Coming to America (Part Two)

Three prominent Japanese League players have signed with American major league teams for the upcoming season, starting with the White Sox signing second baseman Tadahito Iguchi to a multi-year deal last month. The Dodgers then signed Norihiro Nakamura and the Red Sox inked Roberto Petagine, each to minor-league deals with invites to spring training.

Nakamura is a 32-year-old veteran third baseman who has played 1,383 career games in Japan and I first heard of him back in 2002, when he was negotiating to join the Mets, before eventually returning to Japan. At that point Nakamura was coming off of three monster seasons offensively:

YEAR       G      AVG      OBP      SLG     2B     HR      BB      SO
2000     127     .277     .381     .578     26     39      80     112
2001     140     .320     .434     .630     25     46     104     106
2002     140     .294     .400     .597     27     42      86     136

Since that outstanding three-year run, Nakamura has seen his production at the plate drop way off. He hit just .236/.357/.459 with 23 homers in 117 games in 2003 and then batted .274/.390/.458 with 19 homers in 105 games last season. Considering that offensive dropoff and the fact that he’s on the wrong side of 30 now, I think it’s safe to assume that Nakamura’s best days are likely behind him. With that said, what sort of player can he be for the Dodgers?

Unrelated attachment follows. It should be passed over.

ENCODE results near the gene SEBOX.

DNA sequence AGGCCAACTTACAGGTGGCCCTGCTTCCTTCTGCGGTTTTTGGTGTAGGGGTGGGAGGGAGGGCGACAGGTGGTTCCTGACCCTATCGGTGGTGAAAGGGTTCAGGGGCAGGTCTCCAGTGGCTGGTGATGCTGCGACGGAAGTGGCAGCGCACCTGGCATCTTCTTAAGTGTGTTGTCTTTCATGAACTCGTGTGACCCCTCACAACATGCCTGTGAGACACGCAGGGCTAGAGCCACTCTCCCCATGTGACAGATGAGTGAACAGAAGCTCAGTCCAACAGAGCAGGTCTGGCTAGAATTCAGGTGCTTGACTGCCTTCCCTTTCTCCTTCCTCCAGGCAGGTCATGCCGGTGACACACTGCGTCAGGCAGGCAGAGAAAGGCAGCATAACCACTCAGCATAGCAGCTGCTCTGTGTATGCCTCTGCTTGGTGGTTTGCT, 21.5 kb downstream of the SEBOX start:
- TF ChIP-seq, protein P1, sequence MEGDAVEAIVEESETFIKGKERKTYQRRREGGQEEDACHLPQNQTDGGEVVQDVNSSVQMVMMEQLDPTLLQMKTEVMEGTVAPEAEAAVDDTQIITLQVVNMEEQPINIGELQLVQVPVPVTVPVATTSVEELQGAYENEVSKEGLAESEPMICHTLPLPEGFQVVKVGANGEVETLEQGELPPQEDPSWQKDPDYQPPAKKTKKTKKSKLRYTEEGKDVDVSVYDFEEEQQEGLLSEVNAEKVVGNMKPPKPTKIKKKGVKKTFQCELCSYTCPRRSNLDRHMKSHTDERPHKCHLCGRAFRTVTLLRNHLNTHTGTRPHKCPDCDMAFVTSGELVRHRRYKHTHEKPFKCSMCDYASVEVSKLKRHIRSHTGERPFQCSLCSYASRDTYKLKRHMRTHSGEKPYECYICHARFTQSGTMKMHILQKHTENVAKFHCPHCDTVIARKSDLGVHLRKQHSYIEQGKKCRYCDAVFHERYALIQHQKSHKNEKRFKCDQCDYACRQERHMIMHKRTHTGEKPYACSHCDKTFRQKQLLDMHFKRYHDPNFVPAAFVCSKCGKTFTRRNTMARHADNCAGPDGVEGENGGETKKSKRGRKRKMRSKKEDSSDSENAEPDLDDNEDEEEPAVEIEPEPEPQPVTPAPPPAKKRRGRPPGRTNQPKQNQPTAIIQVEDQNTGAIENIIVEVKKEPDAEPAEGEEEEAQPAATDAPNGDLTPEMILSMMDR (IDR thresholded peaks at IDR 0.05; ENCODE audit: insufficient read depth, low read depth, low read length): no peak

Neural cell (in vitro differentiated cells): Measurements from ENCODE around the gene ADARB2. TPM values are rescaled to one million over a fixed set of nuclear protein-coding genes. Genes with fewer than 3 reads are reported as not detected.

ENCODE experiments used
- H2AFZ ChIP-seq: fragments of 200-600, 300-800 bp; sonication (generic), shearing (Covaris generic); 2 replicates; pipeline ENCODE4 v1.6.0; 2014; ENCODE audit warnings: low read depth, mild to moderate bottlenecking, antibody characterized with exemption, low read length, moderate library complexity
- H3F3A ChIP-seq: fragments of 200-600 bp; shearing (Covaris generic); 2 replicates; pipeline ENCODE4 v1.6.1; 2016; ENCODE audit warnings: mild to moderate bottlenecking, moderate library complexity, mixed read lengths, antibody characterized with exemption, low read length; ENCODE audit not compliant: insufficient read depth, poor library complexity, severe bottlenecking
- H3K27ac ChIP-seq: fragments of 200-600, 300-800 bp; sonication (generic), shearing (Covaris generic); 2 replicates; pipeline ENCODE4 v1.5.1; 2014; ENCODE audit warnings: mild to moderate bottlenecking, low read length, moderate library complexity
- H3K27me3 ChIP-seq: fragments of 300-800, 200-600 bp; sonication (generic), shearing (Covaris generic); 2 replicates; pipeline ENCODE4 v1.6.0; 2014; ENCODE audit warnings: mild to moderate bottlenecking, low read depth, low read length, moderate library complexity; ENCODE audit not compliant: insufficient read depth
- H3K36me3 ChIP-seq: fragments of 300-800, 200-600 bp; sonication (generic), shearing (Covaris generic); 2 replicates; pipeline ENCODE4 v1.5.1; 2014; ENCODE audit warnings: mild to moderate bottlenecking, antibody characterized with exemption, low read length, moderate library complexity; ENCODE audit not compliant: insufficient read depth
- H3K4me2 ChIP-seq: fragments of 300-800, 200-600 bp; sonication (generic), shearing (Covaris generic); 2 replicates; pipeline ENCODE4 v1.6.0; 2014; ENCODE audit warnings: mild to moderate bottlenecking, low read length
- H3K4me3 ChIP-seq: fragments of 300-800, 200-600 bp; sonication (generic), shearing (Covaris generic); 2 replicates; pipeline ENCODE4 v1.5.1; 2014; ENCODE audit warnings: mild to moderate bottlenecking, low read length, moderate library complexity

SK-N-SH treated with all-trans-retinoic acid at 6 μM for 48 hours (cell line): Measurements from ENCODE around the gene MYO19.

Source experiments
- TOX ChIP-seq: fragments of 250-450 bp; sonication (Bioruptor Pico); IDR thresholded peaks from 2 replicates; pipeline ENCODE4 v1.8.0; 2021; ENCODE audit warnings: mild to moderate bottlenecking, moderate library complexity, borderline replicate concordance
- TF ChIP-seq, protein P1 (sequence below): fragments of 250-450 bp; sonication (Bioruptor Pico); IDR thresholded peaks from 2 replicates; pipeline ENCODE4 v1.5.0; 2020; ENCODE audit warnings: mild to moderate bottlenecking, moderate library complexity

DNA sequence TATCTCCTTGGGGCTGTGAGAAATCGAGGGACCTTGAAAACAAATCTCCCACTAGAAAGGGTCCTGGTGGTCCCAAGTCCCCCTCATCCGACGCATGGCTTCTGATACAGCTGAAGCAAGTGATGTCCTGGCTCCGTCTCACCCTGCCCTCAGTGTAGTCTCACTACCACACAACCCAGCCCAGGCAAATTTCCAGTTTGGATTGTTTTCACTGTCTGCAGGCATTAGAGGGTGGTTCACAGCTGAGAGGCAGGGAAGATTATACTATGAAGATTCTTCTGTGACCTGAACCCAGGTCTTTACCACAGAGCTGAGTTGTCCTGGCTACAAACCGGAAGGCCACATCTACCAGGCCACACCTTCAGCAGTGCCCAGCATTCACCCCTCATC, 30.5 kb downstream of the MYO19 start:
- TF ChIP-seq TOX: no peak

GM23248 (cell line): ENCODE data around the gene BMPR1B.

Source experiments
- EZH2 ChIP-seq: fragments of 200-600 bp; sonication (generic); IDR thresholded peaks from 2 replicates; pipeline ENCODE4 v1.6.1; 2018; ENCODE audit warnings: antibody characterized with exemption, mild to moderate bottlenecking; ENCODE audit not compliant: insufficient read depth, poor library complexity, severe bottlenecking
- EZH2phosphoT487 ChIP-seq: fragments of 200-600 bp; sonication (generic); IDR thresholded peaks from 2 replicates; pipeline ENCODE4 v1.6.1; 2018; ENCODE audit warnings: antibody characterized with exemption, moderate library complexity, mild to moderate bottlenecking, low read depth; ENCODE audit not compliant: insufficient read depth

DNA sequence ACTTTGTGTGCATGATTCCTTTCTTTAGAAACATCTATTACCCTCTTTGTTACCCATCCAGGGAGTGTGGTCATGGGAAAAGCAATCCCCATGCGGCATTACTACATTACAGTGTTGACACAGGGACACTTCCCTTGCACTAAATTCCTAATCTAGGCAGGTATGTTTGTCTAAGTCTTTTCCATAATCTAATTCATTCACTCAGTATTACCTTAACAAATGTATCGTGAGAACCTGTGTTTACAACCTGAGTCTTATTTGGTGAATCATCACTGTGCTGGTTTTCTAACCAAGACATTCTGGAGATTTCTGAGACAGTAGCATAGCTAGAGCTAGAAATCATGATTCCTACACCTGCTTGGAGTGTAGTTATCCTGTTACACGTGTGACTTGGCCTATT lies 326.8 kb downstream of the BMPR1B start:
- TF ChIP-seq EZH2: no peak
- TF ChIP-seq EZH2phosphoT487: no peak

When Iguchi signed with Chicago, I used the numbers from Ichiro!, Hideki Matsui, Kaz Matsui, and Tsuyoshi Shinjo to come up with a quick-and-dirty projection for his rookie season in the U.S. In other words, if Iguchi’s Japanese League numbers dropped off a similar amount as the numbers of those four players in their first seasons in America, he would be projected to hit .300/.345/.425 with the White Sox in 2005.

If you make the same sort of adjustments using Nakamura’s 2004 numbers in Japan, he projects as approximately a .250/.340/.360 hitter with the Dodgers. That looks like a really awful projection, but the thing to remember is that Nakamura’s main skill — power hitting — is also the skill that has deteriorated the most for Japanese League players coming to America.